Skip to 0 minutes and 5 secondsDuring this online course, you will hear from both medical experts in radiation therapy and patients who really are best placed to inform you about what to expect from radiation therapy. You will meet Róisín and Julie, both former patients who have kindly agreed to share their own personal radiation therapy journeys. Julie McCrossin is an Australian based broadcaster and journalist who had radiation therapy as part of the management of her oropharyngeal or throat cancer. Róisín Whelan, an Irish based psychotherapist, had radiation therapy for cancer of the nasopharynx, or the upper part of the throat. Julie and Róisín experienced cancer at very different time points in their lives.

Skip to 0 minutes and 45 secondsTheir experience shows that patients of any age may need radiation therapy as part of their cancer management strategy. Julie is a patient ambassador for Targeting Cancer in Australia and Róisín works with us here at Trinity College in Ireland, giving our students insight into the patient experience of radiation oncology. We are delighted to have Julie and Róisín to tell you their stories firsthand. My name is Róisín Whelan. I'm from Dublin. I work as a psychotherapist and I was diagnosed with cancer in 2003. I was sick for about a year, or two maybe, beforehand. I think I was showing signs of just-- I was lethargic, a lot of pain in my throat, and my side of my face.

Skip to 1 minute and 32 secondsEventually, a lump formed which was my gland swelling up, and I'd lost the hearing in my left ear as well. So all of those were a sign that something was going wrong and after about a year of kind of, I think, on and off of getting antibiotics and going to the doctor, and things like that, they eventually were able to pick up on a tumour in my nasopharynx. So I think the technical term is a nasopharyngeal carcinoma. Hello. My name is Julie McCrossin and just under two years ago, I was diagnosed with stage four throat cancer.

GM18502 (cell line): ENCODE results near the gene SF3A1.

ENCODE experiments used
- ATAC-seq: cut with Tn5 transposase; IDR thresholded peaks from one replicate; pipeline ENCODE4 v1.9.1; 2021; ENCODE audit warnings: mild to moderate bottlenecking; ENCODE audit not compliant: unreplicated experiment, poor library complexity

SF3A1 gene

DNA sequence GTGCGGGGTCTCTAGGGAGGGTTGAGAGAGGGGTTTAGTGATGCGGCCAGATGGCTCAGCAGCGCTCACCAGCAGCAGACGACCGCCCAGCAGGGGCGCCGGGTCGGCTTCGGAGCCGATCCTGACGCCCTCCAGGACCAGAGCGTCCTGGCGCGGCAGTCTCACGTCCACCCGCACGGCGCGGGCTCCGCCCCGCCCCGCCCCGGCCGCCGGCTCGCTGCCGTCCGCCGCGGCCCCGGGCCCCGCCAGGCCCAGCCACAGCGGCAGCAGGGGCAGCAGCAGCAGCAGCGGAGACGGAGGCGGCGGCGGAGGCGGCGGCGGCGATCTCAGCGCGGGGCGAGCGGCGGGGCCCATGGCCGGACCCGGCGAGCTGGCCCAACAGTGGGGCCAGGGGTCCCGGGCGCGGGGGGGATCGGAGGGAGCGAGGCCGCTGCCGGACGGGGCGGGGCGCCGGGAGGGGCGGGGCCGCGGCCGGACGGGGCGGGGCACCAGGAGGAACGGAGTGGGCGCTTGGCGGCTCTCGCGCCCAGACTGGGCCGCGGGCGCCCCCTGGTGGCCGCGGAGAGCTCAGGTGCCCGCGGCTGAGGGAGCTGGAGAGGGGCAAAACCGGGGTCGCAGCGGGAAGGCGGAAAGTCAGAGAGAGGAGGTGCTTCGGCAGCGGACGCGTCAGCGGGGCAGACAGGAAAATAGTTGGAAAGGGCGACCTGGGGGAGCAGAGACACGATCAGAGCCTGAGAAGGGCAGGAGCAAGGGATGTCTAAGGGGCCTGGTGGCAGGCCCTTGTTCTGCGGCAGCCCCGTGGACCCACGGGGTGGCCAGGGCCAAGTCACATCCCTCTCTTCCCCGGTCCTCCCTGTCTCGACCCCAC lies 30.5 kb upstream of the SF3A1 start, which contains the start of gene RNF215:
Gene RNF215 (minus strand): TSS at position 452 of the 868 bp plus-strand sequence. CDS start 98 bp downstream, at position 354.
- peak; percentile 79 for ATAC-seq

Skip to 2 minutes and 8 secondsI'm sitting in the room where I had my radiation treatment and I had cancer primarily in my tonsils, on the back of my tongue, and also on the side of my throat. Look, what was going through my head in the beginning was just a great concentration on what the clinical team-- my two doctors, radiation oncologist and a surgeon, and the Allied Health Team and the nurses-- were telling me, and a powerful desire to do exactly what they said. I was really lucky in that I was able to start treatment only about 10 days after diagnosis. I had treatment every day for a month.

Skip to 2 minutes and 47 secondsRadiation every day, and chemo once a week and I just very much concentrated on trying to do what I ever could-- whatever I could to give myself the best chance.

Meet Róisín and Julie

Throughout the course we will be getting insights from two patient advocates, Róisín Whelan and Julie McCrossin and about their experiences of radiation therapy.

As Michelle mentions in the video, although you will be hearing from experts in the field of radiation therapy in this course, listening to patient experiences can help you better understand what the therapy entails.

Róisín Whelan
Róisín is a psychotherapist from Ireland, and found out she had nasopharyngeal cancer (upper part of the throat), when she was 18 years old. She was successfully treated with radiation therapy.
Róisín Whelan
Julie McCrossin
Julie is a journalist and broadcaster from Australia, and was diagnosed with oropharyngeal cancer in mid 2013. She had cancer in her tonsils, the back of her tongue and the side of her throat. She was successfully treated with 30 sessions of radiation therapy and four sessions of chemotherapy.
Julie McCrossin

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This video is from the free online course:

An Introduction to Radiation Oncology: From Diagnosis to Survivorship

Trinity College Dublin